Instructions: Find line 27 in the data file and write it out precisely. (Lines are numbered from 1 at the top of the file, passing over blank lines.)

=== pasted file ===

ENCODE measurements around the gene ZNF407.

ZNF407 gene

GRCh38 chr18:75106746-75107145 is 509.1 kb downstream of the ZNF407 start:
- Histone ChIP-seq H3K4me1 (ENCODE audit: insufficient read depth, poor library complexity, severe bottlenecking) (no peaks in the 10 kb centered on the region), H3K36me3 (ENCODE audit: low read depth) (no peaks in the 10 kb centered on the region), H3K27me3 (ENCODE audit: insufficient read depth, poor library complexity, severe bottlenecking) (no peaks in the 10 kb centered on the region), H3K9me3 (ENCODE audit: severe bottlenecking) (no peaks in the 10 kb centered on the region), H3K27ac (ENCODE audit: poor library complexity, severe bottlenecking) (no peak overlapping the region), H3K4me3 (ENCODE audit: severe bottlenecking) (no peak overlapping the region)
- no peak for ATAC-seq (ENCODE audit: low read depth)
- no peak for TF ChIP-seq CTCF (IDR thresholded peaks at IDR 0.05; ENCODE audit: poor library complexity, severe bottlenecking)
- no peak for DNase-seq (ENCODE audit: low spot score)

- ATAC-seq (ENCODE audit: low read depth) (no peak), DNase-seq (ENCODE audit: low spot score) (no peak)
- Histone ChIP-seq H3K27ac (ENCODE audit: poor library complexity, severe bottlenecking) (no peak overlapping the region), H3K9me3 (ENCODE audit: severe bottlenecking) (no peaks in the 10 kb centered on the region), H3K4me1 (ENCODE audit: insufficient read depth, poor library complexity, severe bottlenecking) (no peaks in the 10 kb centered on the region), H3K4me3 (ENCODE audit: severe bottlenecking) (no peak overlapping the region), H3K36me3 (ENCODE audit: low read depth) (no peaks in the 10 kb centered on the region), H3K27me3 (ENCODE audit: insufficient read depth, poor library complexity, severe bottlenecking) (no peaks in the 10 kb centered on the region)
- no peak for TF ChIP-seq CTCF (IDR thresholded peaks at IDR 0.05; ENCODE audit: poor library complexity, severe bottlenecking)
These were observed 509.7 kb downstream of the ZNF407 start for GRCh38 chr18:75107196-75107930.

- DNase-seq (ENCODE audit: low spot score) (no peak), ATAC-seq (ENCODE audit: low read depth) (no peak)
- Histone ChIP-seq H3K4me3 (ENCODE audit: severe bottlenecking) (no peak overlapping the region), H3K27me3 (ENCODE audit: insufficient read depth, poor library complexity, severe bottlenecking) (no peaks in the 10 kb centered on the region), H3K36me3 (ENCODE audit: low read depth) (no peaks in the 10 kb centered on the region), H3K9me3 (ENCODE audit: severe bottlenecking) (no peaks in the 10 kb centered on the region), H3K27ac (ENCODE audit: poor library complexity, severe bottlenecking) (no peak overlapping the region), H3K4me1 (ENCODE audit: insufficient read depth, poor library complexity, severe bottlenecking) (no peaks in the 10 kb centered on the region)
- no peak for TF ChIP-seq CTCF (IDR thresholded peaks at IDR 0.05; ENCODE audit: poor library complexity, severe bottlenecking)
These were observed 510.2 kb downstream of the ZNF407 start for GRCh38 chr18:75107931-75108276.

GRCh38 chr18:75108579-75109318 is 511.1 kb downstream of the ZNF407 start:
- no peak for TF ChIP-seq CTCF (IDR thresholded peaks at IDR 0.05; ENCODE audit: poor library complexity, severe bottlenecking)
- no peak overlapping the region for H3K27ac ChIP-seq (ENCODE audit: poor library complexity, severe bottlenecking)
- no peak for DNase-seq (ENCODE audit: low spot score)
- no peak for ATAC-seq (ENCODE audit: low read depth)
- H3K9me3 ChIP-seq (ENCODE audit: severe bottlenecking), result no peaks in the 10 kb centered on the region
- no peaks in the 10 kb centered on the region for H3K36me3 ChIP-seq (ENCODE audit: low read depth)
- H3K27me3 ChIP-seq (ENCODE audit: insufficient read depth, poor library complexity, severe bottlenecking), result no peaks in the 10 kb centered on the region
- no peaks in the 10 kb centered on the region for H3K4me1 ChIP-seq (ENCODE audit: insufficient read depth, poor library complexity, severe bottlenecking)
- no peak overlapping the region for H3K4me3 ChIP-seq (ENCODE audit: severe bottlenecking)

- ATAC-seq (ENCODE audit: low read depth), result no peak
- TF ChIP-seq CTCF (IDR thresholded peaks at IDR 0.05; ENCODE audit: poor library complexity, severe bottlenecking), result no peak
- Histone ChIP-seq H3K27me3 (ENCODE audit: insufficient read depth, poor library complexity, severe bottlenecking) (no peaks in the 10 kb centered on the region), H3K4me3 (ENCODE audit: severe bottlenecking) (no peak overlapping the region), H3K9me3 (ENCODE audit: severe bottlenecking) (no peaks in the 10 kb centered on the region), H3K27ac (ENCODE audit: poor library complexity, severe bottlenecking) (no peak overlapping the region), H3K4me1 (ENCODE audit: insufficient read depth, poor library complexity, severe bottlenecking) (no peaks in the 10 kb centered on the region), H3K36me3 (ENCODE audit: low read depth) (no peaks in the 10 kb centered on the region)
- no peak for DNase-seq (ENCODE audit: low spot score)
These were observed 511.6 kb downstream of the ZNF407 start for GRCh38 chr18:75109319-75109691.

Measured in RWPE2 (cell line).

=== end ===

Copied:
- TF ChIP-seq CTCF (IDR thresholded peaks at IDR 0.05; ENCODE audit: poor library complexity, severe bottlenecking), result no peak